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We are all guilty of procrastination. We think we have enough time to complete something and then become bombarded with other things that come up in our schedule. Thus, we have to-do lists and unfinished projects for months and sometimes years! Procrastination even occurs with things we enjoy doing most. The longer we wait to work on something, the more we lose our desire and motivation towards completing it.

The key to performing successfully in public is to devise a plan of consistent practice, and to set objectives for each practice session. For example, what specific beat would you like to learn for that session, and how will you build off of it for the next practice session? Having concrete objectives and a well defined plan for each session will avoid wasting time, and build motivation as you'll see your solo begin to come to fruition.


Below are practical principles that will help you execute an excellent performance:

  • Set aside at least 10-15 minutes each day exclusively for practicing your solo. This time should be separate from practicing the music lesson material.

  • As mentioned above, have a specific objective in mind for what you want to learn for that practice session. It could be anything from generating intro ideas to understanding a complicated beat.

  • Record yourself when you practice. This is a great way to measure your progression of where you were to where you are. This will also prevent you from forgetting material you came up with.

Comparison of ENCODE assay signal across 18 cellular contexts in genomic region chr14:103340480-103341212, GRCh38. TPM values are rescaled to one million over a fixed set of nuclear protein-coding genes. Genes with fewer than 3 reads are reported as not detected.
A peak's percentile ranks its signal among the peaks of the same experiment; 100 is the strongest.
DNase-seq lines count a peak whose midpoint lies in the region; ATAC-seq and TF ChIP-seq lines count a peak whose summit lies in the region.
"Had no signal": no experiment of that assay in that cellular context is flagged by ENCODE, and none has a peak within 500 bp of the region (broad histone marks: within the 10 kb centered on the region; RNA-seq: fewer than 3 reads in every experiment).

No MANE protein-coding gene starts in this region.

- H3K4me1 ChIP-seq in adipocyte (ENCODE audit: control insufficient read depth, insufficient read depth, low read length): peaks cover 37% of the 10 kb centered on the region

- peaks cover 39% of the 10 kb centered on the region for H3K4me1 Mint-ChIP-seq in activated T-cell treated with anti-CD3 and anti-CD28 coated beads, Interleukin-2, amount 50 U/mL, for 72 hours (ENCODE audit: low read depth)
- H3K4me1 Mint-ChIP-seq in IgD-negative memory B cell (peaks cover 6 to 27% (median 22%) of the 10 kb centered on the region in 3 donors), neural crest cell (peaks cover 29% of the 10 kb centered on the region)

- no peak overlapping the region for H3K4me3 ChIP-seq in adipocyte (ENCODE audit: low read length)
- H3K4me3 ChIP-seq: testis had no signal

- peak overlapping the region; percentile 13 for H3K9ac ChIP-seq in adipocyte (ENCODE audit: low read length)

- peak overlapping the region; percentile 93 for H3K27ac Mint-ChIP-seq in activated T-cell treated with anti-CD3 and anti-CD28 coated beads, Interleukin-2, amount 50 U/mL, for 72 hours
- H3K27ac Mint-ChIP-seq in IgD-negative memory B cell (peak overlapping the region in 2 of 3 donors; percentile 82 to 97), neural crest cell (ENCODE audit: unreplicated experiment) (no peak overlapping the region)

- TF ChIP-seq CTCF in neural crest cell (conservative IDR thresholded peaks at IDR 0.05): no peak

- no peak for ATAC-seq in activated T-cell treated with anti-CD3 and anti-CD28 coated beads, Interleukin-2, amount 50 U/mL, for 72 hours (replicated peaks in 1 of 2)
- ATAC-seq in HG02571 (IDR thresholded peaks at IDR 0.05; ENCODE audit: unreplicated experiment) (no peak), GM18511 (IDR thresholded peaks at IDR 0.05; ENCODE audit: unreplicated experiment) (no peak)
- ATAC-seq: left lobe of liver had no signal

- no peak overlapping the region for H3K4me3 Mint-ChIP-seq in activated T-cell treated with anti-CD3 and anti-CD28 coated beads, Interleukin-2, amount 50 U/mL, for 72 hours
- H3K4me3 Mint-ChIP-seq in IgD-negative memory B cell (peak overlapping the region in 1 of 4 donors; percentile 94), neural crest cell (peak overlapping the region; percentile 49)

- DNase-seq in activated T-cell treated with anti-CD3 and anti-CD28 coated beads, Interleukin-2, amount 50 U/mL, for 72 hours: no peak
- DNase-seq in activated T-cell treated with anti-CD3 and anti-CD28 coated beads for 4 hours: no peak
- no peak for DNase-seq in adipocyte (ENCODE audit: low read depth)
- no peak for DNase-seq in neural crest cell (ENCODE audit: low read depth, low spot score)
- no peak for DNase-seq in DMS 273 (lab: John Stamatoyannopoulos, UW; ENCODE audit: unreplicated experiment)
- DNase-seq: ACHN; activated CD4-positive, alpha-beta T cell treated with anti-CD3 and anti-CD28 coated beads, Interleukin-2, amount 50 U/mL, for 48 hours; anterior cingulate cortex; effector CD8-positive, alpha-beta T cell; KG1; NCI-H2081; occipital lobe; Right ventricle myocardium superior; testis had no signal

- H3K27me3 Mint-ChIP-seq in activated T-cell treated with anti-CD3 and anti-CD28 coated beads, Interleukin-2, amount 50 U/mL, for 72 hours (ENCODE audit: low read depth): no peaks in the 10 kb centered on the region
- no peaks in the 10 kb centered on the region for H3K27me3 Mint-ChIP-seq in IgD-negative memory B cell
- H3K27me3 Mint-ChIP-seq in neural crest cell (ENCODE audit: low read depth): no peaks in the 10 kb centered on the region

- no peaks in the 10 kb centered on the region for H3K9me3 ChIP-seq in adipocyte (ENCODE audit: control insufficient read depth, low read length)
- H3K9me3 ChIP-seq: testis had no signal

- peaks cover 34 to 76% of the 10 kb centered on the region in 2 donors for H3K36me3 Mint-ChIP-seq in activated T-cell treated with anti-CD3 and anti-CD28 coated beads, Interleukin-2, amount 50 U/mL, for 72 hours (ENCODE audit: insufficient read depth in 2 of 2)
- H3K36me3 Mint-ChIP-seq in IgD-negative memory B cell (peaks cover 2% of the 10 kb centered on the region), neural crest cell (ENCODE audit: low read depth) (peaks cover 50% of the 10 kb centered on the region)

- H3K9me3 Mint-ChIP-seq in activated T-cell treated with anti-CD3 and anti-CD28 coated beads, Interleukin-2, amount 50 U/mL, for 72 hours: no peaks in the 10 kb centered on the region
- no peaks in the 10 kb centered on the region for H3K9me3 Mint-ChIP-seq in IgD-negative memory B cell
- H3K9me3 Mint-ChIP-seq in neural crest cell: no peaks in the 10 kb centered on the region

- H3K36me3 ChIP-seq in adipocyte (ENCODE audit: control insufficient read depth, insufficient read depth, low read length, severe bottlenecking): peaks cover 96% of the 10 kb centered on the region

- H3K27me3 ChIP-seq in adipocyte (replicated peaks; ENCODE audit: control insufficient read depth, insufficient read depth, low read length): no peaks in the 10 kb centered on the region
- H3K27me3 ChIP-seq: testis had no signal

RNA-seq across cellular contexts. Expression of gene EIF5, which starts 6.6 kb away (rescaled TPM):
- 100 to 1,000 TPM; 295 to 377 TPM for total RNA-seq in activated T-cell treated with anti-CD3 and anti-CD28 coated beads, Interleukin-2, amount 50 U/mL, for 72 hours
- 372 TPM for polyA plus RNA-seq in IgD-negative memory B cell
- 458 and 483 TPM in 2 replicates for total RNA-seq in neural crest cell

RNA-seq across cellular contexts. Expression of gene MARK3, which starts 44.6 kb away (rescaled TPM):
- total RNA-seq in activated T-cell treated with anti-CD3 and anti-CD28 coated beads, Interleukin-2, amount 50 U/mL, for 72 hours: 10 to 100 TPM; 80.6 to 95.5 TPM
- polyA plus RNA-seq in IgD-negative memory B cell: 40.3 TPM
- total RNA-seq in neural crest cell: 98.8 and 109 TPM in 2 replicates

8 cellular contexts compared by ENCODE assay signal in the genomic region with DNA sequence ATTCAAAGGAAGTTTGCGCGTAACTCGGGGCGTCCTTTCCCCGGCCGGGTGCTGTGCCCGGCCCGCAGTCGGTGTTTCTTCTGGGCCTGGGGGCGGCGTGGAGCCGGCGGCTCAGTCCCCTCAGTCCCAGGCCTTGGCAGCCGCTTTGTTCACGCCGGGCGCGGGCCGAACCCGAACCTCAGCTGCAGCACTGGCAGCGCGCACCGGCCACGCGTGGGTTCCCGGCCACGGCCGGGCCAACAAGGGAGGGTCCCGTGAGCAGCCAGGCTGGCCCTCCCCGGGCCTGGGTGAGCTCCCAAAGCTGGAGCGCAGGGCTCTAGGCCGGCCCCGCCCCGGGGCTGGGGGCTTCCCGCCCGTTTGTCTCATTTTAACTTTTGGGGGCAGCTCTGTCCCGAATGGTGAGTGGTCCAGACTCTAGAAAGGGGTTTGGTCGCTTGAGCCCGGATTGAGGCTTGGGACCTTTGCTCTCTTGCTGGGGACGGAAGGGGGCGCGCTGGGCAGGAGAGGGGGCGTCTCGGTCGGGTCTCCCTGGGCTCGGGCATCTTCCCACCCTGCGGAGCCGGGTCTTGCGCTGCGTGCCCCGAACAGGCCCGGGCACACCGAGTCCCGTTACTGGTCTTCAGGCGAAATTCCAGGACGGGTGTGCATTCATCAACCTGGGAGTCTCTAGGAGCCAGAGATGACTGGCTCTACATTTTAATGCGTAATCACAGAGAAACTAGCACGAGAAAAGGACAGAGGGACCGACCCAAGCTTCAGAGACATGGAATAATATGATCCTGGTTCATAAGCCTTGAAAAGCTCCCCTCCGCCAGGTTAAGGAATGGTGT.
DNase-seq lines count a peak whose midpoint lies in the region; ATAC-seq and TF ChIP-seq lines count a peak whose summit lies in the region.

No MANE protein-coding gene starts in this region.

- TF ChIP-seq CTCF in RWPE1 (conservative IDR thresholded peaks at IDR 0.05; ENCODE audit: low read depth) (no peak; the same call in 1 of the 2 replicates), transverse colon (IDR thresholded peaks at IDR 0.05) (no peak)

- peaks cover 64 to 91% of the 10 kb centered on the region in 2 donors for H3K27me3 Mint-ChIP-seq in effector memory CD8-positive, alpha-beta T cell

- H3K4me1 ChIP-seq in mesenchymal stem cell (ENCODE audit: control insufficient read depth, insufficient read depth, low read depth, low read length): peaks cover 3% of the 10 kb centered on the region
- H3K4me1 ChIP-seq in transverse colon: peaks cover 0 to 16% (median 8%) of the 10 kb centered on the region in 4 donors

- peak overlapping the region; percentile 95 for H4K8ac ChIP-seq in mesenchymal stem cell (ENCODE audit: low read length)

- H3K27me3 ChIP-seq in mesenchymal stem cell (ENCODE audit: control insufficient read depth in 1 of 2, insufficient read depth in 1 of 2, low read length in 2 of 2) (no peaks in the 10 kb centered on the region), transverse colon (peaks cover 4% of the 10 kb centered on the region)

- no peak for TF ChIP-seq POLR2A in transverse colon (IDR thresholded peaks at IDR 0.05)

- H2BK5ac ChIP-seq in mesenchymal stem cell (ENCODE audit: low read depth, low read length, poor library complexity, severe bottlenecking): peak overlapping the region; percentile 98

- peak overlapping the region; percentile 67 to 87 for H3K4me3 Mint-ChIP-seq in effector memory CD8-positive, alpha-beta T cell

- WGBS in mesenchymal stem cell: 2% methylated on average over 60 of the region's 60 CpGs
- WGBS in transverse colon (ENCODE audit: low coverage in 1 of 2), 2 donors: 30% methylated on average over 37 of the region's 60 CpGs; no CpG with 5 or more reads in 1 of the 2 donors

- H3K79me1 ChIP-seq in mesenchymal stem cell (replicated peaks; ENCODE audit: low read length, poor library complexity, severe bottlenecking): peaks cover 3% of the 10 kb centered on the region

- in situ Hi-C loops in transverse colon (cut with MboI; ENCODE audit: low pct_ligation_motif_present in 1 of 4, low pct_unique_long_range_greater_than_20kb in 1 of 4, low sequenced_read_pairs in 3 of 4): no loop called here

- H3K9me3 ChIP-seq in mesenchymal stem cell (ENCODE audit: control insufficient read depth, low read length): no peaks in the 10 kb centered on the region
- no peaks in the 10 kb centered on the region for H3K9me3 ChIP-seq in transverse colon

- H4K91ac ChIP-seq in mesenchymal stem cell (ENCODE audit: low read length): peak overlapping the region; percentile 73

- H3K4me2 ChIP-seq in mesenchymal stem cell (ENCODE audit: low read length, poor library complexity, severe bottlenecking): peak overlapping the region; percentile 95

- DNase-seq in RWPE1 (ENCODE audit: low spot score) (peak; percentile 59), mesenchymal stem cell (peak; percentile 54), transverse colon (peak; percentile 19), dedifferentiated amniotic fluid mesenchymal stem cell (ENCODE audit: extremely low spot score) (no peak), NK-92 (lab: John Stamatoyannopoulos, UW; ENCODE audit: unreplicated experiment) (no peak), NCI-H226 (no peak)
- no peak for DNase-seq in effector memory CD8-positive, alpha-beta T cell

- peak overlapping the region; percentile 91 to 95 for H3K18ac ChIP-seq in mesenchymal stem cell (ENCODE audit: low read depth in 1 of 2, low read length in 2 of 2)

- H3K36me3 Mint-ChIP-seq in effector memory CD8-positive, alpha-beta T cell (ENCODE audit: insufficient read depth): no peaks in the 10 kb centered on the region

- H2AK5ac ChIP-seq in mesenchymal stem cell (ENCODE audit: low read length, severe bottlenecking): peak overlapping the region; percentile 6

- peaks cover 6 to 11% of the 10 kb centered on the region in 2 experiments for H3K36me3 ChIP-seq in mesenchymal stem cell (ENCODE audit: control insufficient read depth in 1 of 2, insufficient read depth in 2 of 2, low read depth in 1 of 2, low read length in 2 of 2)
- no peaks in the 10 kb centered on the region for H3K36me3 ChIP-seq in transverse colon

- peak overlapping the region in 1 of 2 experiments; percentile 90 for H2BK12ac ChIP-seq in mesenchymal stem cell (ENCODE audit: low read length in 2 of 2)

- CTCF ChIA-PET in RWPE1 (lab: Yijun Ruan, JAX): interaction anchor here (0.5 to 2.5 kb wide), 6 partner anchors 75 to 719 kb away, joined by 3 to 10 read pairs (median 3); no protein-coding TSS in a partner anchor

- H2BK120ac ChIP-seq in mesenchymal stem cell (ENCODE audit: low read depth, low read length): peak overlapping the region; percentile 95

• If you get nervous performing in front of others, you can slowly conquer this fear by performing in front of one person, then a few people, and then a larger audience. This strategy will give you experience performing in front of others and gradually reduce fear as your audience becomes larger each time.

  • Have your solo fully completed 3 weeks before the performance. It's important to give yourself time to rehearse, or modify any parts to the solo. Sometimes procrastination results in a lack of creativity.

  • During the day of the performance, rehearse your solo one last time earlier in the day. Also, make sure your limbs are loose and warmed up. This will prevent stiffness and tension from your muscles.

  • Cultivate self-discipline! Self-discipline is the key that links all these principles together. Apart from this, you'll lack confidence and preparation the day of the recital, no matter how well your plan is. Remember – the people who encompass self-discipline are the most successful at what they do!

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